Cherries appeared throughout every level, and when players collected a total of five, a Starman would emerge floating from the ground.



Core gameplay should be familiar to anyone who played just about any side-scrolling platformer, or any Super Mario game for that matter. Basically, you just have to move towards the right of the screen until you reach the end.

At the end of every stage is a mini boss named Birdo. And at the end of the last stage of every world is a big boss. Most of these fights are won by throwing an item at the enemy. For example, Birdo spits eggs at the player, but the player can pick them up and throw them back at Birdo.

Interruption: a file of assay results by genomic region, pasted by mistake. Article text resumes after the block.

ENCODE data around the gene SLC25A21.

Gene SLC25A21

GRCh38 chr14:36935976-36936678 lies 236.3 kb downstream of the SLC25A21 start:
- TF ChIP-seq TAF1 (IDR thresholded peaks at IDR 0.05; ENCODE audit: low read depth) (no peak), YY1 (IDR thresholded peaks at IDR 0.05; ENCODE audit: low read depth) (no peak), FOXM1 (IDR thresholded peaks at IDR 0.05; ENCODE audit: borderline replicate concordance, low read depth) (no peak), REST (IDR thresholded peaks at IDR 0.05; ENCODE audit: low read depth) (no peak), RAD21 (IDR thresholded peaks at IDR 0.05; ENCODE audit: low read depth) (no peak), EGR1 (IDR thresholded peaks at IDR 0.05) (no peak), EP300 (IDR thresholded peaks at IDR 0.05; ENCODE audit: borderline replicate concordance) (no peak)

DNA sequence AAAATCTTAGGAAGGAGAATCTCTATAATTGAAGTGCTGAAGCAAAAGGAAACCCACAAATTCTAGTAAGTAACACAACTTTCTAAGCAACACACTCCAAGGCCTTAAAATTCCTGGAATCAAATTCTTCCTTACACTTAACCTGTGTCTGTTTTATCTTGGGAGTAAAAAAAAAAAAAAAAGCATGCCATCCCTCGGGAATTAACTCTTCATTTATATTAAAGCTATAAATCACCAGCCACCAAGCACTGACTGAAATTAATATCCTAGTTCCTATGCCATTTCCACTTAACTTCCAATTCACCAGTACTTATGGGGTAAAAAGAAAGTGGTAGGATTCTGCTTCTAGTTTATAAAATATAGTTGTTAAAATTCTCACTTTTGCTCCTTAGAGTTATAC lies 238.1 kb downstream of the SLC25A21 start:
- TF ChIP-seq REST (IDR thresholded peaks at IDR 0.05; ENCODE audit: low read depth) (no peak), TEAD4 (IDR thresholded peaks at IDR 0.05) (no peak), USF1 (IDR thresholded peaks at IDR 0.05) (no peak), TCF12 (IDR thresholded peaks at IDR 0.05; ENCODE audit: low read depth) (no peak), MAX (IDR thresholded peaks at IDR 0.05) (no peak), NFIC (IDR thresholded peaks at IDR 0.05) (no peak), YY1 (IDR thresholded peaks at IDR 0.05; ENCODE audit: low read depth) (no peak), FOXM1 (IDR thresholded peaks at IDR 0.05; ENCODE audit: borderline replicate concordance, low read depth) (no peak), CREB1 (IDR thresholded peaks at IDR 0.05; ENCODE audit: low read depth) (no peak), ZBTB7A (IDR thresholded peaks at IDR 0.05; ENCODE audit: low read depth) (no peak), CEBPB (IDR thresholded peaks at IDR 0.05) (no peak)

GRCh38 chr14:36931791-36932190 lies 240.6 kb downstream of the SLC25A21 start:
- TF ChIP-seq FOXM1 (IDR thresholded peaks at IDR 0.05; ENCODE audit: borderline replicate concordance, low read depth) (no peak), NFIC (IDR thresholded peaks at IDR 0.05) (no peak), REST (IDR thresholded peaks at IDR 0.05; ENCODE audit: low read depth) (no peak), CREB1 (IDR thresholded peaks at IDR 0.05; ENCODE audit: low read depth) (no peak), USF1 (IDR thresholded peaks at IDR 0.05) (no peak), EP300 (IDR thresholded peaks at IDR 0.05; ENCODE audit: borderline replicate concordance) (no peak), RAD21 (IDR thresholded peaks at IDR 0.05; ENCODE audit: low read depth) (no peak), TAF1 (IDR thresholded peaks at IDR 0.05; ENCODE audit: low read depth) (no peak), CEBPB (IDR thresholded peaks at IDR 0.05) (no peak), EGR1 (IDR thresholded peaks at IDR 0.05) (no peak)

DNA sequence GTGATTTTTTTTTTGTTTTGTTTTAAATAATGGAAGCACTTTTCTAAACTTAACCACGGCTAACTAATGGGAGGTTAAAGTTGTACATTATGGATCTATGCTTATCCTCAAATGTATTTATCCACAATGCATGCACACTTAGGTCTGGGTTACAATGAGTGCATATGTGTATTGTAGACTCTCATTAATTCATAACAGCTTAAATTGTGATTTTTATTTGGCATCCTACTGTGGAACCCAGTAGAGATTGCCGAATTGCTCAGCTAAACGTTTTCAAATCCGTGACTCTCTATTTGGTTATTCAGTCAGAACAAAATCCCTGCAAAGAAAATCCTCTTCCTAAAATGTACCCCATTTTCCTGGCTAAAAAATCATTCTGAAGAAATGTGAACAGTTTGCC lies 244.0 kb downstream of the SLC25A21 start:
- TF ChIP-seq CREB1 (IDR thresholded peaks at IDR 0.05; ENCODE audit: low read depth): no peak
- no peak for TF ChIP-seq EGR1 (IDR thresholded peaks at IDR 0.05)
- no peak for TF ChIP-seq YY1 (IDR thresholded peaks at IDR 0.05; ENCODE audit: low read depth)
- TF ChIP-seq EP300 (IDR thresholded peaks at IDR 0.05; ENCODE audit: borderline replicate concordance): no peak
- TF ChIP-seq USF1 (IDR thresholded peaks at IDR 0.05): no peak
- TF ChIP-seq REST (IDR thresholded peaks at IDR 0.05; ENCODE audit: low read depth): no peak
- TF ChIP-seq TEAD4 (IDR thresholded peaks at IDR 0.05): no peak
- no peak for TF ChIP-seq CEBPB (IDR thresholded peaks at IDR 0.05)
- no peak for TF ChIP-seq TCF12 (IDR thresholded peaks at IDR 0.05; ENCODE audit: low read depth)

In a twist of fate, the final boss is not Bowser, but a giant frog king named Wart. Upon defeating Wart, the game’s plot is revealed. Spoiler alert: it was all a just dream... Or was it?


Curious minds may wonder at the rather radical departure this sequel took from the original, which by comparison was a simpler game. Interestingly enough, the first prototypes of Super Mario Bros 2 featured two players cooperating to lift and throw each other, stacking objects to scroll the screen upwards. Unfortunately, this proved too demanding for NES’s hardware and the concept was eventually postponed.

In Japan, the “real” Super Mario Bros 2 was actually just an upgrade of the original game—only with harder levels, the Poison Shroom debuff, and lack of a 2-player option. This version was deemed by Nintendo America as too difficult for a Western audience. So work was done to convert another game, Yume Kōjō: Doki Doki Panic (Dream Factory: Heartbeat Panic), into what would eventually become the Super Mario Bros 2 title that the world knew and loved.